MPC 75

From Wikipedia, the free encyclopedia
Jump to navigation Jump to search

MPC 75 was an aircraft project of the company "MPC Aircraft GmbH" a subsidiary of "Deutsche Airbus". Work on the project was done mainly between 1988 and 1992 in Hamburg, Germany. Predevelopment work was finished, however the project never got the "go ahead" and never made it into full development.


MPC 75 development was started by Messerschmitt-Bölkow-Blohm (MBB) in 1988 in Hamburg, Germany. The name "MPC" was formed from "MBB" and "People's Republic of China" because the project was a German - Chinese joint venture. China was represented by China National Aero-Technology Import & Export Corporation (CATIC). In the wake of restructuring German aerospace companies in 1989, MBB was taken over and the MPC 75 project came under "Deutsche Airbus GmbH". "Deutsche Airbus GmbH" was representing the independent German part of the Airbus consortium. For the development of MPC 75 restructuring did not make a difference since the same engineers continued the design work.[1]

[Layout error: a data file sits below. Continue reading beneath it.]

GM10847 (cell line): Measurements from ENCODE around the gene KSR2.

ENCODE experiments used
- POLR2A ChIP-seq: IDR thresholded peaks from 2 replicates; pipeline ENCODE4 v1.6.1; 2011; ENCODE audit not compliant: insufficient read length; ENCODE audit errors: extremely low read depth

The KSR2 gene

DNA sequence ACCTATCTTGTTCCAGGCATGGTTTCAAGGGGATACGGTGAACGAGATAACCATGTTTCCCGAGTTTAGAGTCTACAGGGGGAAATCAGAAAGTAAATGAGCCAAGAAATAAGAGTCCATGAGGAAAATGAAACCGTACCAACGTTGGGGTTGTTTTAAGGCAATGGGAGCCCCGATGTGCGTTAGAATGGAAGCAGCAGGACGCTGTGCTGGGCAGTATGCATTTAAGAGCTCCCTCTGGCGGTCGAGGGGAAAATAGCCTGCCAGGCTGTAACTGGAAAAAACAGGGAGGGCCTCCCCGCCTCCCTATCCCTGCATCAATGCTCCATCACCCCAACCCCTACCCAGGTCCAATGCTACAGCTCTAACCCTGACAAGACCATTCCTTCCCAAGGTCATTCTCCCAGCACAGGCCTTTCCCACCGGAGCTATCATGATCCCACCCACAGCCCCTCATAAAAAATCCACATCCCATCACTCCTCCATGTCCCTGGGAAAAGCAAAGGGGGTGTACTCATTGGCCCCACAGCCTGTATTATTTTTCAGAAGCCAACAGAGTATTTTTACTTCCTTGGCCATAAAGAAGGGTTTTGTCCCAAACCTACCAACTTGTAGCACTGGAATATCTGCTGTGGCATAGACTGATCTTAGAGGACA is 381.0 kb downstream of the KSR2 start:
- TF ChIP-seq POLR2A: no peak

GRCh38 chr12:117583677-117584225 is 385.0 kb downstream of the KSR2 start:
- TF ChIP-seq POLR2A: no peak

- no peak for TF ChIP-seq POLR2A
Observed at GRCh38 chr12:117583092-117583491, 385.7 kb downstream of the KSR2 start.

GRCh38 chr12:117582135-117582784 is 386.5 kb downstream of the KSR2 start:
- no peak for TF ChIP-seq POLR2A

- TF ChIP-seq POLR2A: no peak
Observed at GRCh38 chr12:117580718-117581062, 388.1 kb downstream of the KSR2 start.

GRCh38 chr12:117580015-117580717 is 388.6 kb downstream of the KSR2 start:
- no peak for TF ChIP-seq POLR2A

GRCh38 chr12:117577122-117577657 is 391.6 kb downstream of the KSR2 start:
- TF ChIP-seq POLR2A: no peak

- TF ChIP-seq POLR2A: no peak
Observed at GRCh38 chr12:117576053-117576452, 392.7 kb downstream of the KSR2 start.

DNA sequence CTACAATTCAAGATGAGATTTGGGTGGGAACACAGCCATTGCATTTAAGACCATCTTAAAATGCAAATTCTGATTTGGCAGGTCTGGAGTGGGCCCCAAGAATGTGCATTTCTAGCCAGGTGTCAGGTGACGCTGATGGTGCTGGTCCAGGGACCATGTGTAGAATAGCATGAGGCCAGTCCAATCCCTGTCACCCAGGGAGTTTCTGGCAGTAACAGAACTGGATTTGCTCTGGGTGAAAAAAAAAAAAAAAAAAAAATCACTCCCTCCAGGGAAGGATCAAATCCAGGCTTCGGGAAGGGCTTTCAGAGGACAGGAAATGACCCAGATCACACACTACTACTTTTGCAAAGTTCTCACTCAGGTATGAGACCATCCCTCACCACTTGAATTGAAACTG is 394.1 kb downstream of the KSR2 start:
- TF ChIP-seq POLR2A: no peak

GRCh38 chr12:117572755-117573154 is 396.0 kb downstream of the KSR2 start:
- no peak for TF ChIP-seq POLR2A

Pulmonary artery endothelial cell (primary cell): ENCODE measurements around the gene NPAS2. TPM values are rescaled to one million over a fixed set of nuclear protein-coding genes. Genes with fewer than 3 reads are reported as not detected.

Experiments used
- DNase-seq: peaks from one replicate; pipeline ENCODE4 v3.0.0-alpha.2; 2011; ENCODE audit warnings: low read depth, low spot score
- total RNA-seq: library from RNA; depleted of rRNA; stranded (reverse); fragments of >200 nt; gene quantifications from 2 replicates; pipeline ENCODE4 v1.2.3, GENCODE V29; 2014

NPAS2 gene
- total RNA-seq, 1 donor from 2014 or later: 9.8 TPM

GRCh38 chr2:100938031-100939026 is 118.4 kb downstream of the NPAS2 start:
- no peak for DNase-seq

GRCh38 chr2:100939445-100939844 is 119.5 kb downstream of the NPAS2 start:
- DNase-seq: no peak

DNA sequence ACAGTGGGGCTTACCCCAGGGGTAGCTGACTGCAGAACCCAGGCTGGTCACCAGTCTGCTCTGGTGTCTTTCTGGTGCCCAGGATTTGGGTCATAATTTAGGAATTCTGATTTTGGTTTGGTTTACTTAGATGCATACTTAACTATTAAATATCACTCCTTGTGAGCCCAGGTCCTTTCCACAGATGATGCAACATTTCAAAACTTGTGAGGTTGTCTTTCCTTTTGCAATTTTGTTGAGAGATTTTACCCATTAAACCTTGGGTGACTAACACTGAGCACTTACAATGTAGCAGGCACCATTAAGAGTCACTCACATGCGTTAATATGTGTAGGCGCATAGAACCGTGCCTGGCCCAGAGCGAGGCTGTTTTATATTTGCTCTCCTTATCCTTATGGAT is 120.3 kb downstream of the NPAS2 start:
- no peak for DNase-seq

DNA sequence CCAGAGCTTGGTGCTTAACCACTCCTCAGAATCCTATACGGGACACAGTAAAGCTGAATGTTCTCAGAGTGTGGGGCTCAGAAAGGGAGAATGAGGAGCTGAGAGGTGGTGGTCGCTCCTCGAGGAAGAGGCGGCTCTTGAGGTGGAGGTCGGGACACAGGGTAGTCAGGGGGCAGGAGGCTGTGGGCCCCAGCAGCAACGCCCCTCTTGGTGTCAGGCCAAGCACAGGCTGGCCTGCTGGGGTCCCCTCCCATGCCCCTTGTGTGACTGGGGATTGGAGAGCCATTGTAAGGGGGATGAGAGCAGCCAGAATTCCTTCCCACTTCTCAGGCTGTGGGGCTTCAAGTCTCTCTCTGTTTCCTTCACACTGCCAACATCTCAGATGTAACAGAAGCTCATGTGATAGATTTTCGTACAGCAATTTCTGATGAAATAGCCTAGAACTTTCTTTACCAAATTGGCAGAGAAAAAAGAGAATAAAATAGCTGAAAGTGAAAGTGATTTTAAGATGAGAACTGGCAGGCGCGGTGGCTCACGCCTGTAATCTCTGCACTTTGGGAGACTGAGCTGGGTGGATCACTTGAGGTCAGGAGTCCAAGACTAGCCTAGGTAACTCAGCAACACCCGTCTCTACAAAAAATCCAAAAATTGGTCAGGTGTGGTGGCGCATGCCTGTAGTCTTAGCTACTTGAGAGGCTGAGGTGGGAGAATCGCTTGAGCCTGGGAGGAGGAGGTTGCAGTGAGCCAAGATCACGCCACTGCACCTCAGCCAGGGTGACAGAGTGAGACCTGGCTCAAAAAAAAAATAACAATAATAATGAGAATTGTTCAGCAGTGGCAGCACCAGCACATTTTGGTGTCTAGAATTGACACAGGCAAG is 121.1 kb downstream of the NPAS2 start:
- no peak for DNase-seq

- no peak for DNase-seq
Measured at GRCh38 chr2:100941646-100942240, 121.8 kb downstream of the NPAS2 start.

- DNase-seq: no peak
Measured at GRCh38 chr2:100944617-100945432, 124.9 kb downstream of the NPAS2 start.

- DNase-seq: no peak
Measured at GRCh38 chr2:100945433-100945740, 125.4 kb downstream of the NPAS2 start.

On 07.01.1989 "MPC Aircraft Gesellschaft mit beschränkter Haftung" (HRB41092) - abbreviated to "MPC Aircraft GmbH" - was founded with head office in Hamburg. Eventually it became a 100% subsidiary of "Deutsche Airbus GmbH". "MPC Aircraft GmbH" formally took over the MPC 75 project. On 13.12.1994 the company was renamed to "MPCA Multi Purpose Commuter Aircraft GmbH" reflecting the end of the German - Chinese cooperation. Abbreviated the company name remained "MPC Aircraft GmbH".[2]

The first design of the MPC 75 was a 75-seat (4 abreast) regional jet, with an open rotor propfan and a T-tail. In the later development, the design changed to an 89-seat (5 abreast) regional jet, with conventional turbofan engines and a conventional empennage (MPC 75-100). A stretched version with a capacity of 115 seats was also planned (MPC 75-200).[3]

The fly-by-wire (FBW) flight control technology accumulated in the project was later fed into a research aircraft called Advanced Technology Demonstrator ATD. The ATD was a revived VFW 614.[1]


The MPC 75 was designed with a high amount of composite materials to save structural weight. Flight control was based on fly-by-wire with sides-sticks and CRT displays. The jet had two high bypass ratio engines. The new technologies would have led to low operational costs per trip and seat compared to other aircraft at that time.[3]


External links[edit]


  • ZABKA, Werner; MEHDORN, Hartmut: Technologie-Kooperation mit China : Das Beispiel Flugzeugbau. Oberhaching, Aviatic, 1997. - ISBN 3925505423